Tuktoyaktuk, Northwest Territories, woman wins prestigious academic award

When Letitia Pokiak followed developments in 2019 and 2020 on Wet’suwet’en and Unist’ot’en ​​territories in British Columbia, and with the Dakota Access Pipeline in the United States, she felt Indigenous groups were being marginalized. in their territories.

Both regions have been the scene of major conflicts between First Nations and energy companies and governments.

Pokiak, who was then doing her masters in anthropology at the University of Victoria, said she believed industry and governments were trying to develop on indigenous lands “without really consulting these indigenous groups in any meaningful way”, said she declared.

“It really made me want to address the way these situations unfolded.”

She decided to study how the lack of consultation with Aboriginal groups affected their well-being. She also wondered how similar dynamics play out in relation to the climate crisis.

She returned home to Tuktoyaktuk, Northwest Territories, in the Inuvialuit Settlement Region, and interviewed 18 elders, fishers and land claim negotiators, including her uncle Randall. She asked for their views on the Mackenzie Valley Pipeline, whether the Inuvialuit land claims agreement was working as intended, and how climate change had affected the region over the past 40 years.

Pokiak compiled the information she gathered into her master’s thesis, in which she concluded that industry and governments should “stop what they’re doing and really consider Indigenous groups who are making efforts to rebuild their sovereignty. and rebuild their nations according to their own values ​​and their future”. -make efforts.”

History as an example

Part of the thesis focuses on the two-year Berger Commission which examined the potential impacts of two proposed pipelines in the Mackenzie Valley in the mid-1970s.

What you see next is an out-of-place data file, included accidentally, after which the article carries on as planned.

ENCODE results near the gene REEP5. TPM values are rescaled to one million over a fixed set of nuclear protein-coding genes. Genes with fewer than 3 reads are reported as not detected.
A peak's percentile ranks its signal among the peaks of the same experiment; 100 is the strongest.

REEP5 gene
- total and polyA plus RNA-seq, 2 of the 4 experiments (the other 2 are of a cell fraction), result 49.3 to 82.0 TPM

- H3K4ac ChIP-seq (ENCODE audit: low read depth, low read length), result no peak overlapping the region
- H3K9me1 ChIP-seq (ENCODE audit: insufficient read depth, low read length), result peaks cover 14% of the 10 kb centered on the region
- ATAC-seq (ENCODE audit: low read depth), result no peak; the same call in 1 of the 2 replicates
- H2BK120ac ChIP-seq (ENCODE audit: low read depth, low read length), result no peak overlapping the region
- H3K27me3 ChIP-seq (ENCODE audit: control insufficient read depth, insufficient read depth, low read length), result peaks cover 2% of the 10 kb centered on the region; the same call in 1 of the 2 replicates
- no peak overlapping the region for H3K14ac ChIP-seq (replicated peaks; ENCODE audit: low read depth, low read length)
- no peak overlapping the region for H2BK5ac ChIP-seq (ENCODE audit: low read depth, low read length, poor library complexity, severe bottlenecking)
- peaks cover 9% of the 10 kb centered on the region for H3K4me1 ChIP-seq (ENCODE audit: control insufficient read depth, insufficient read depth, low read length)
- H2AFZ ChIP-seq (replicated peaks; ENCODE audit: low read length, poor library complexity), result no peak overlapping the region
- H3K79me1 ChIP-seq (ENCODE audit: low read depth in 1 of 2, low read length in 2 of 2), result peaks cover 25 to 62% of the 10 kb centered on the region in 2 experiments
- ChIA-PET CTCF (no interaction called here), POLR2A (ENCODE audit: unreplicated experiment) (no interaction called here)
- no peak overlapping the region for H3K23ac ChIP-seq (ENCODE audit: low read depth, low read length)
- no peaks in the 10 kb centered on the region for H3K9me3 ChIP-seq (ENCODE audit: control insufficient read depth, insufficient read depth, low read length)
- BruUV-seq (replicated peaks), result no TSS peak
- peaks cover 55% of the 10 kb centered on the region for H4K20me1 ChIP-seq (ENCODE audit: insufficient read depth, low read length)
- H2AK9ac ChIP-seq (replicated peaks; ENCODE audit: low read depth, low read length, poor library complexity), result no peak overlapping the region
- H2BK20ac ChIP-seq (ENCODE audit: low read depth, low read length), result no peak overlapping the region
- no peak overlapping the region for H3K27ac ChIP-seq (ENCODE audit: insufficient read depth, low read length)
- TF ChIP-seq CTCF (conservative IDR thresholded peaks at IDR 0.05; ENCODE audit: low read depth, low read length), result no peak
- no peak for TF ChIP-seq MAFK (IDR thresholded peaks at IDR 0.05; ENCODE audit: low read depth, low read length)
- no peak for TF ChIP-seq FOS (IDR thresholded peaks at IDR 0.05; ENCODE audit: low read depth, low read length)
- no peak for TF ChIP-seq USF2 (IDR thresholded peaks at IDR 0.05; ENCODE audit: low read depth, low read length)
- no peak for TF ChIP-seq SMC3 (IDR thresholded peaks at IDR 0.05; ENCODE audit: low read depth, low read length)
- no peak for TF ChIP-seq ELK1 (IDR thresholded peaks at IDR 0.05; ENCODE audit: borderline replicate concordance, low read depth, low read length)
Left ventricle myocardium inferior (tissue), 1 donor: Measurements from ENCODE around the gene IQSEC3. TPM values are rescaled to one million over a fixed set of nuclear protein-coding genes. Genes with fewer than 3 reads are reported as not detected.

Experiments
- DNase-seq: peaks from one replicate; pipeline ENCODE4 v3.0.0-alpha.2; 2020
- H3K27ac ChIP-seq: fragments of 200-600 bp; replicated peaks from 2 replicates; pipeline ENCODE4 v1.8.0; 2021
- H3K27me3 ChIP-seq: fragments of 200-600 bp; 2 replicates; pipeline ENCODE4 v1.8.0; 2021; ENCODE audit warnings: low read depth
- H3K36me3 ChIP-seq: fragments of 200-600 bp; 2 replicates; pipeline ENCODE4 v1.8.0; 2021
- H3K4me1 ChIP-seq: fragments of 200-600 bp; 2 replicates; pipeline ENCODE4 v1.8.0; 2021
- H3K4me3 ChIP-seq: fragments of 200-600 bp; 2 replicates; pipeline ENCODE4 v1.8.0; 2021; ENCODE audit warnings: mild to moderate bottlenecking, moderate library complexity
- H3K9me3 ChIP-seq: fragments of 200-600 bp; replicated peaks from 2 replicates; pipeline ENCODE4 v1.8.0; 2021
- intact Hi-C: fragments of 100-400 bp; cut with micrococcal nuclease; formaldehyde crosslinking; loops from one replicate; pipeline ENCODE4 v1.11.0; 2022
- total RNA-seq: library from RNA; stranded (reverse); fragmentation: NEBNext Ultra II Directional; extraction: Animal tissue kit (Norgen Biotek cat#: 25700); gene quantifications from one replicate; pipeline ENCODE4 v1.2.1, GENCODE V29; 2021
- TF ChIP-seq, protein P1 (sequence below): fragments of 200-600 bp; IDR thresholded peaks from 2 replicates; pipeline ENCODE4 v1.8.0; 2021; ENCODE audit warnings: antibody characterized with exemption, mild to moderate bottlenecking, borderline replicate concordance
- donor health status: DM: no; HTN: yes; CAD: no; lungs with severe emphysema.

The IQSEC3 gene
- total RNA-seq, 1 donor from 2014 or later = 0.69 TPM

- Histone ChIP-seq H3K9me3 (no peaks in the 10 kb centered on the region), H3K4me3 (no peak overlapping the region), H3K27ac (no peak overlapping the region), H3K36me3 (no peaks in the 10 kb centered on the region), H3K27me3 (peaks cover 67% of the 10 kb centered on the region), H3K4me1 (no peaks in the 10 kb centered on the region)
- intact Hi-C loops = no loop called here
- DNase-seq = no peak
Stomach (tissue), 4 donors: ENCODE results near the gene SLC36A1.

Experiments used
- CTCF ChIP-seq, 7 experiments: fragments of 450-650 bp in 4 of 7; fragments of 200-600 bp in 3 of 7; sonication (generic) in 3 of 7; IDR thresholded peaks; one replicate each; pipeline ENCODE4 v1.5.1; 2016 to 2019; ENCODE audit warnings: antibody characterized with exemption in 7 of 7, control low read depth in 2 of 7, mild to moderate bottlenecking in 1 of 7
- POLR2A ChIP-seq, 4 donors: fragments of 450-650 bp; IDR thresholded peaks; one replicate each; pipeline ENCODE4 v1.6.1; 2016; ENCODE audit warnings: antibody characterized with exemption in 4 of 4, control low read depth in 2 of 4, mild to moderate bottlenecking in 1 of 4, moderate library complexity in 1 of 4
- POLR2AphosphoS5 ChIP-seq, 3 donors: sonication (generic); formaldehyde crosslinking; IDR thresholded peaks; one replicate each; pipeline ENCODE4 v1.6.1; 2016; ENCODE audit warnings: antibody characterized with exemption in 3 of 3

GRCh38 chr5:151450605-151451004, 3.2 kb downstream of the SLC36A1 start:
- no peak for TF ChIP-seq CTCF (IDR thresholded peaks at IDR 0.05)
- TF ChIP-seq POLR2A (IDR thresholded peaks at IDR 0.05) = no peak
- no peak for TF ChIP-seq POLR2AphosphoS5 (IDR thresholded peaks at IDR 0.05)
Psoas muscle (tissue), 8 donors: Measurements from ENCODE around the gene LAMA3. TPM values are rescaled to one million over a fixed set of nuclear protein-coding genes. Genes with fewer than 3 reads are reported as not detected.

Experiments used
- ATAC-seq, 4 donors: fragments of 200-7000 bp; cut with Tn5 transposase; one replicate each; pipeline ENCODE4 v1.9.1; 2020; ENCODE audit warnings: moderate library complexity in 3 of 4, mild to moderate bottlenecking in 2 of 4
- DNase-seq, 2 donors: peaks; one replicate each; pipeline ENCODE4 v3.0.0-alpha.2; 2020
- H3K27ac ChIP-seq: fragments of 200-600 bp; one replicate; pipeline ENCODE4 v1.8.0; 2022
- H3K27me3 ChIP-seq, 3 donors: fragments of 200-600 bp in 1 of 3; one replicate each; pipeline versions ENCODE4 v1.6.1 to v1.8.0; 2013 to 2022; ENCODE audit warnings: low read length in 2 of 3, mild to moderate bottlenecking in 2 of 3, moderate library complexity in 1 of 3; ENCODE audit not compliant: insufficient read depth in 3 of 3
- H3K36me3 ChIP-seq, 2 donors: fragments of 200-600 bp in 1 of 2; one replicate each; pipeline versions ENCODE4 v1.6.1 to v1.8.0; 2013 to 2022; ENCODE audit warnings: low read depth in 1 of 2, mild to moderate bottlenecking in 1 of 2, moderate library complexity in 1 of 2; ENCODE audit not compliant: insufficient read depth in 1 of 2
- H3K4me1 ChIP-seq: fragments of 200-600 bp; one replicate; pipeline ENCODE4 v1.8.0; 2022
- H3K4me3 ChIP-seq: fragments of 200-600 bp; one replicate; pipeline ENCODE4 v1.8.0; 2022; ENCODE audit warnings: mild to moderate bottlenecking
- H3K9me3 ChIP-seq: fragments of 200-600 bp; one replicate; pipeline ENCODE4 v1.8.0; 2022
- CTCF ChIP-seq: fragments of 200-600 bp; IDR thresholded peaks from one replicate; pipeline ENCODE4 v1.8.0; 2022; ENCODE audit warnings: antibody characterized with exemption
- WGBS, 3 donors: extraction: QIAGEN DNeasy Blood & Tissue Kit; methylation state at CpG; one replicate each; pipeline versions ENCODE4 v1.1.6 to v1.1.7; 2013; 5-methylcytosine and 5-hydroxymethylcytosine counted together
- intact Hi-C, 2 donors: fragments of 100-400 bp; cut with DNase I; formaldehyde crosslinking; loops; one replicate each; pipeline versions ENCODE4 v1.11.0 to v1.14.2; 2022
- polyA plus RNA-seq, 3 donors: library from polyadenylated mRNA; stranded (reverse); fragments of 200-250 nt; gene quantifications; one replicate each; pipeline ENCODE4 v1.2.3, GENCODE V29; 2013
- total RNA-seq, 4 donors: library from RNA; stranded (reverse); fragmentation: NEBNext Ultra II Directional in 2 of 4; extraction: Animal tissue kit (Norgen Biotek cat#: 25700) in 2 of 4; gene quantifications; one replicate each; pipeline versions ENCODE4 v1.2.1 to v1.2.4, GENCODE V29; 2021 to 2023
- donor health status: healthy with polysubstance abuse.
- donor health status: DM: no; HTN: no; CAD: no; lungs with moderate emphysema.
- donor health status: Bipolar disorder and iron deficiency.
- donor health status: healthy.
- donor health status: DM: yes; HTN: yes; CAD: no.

The Panel consulted extensively with Indigenous peoples in the North, more than any other resource-related consultation to that point. He concluded that aboriginal land claims should be settled before industrial development and called for further study and a 10-year pipeline ban in the Mackenzie Valley.

I wanted to document this as an example that governments at some point meaningfully consulted with Indigenous peoples,” Pokiak said.

Pokiak stands in front of the Arctic Ocean sign in his hometown of Tuktoyaktuk, Northwest Territories, in the Inuvialuit Settlement Region. (Submitted by Letitia Pokiak)

Pokiak also documented Inuvialuit efforts to negotiate a land claim that resulted in the Inuvialuit Final Agreement. Signed in 1984 after 10 years of negotiation, the agreement sets out the conditions under which development can take place on Inuvialuit Lands and the role Inuvialuit play in that development.

She said her grandfather, Bertram Pokiak – Angagaq in Inuvialuktun — was his inspiration.

He worked as one of 217 workers on the ground while the Inuvialuit negotiated the agreement. He visited people’s homes and spoke with families, elders and gatherers, recording land use for their territory, creating maps of traditional place names and documenting where different families established land. camping and hunting areas.

“He made sure every family was consulted,” she said.

Pokiak said his traditional upbringing in Tuktoyaktuk informed his research.

“Just having this background and background provided me with the tools with which to write about meaningful consultation and meaningful participation and meaning-making in which, as Inuvialuit, we are able to ‘have a future based on our own values ​​and our own sovereignty,’ she said. said, adding that she had written to him Master’s thesis as a story that respected Indigenous storytelling practices.

Prestigious award

For her efforts, Pokiak recently received a prestigious award for her master’s thesis from the Western Association of Graduate Schools, which represents all graduate schools in western Canada, 14 US states and western Mexico.

She won the Distinguished Master’s Award in Humanities, Social Sciences, Education and Business.

His graduate supervisor at UVic, Professor Brian Thom, said Pokiak “understands how knowledge can be mobilized around the world and what kinds of questions we need to ask so we can move our communities forward.”

“I think it’s really part of his lived experience,” he said. “She asked some really good questions and I think not everyone can do that.”

Pokiak said she encourages Indigenous people to stay in school and take advantage of funding and other opportunities available to them.

As for the price, she still lets that sink in.

“I mean, it’s still very surreal,” she said.

She said she wasn’t sure what she wanted to do next – law school or a doctorate. are options — but she knows she wants to use her education and experience to help Indigenous communities in some way.

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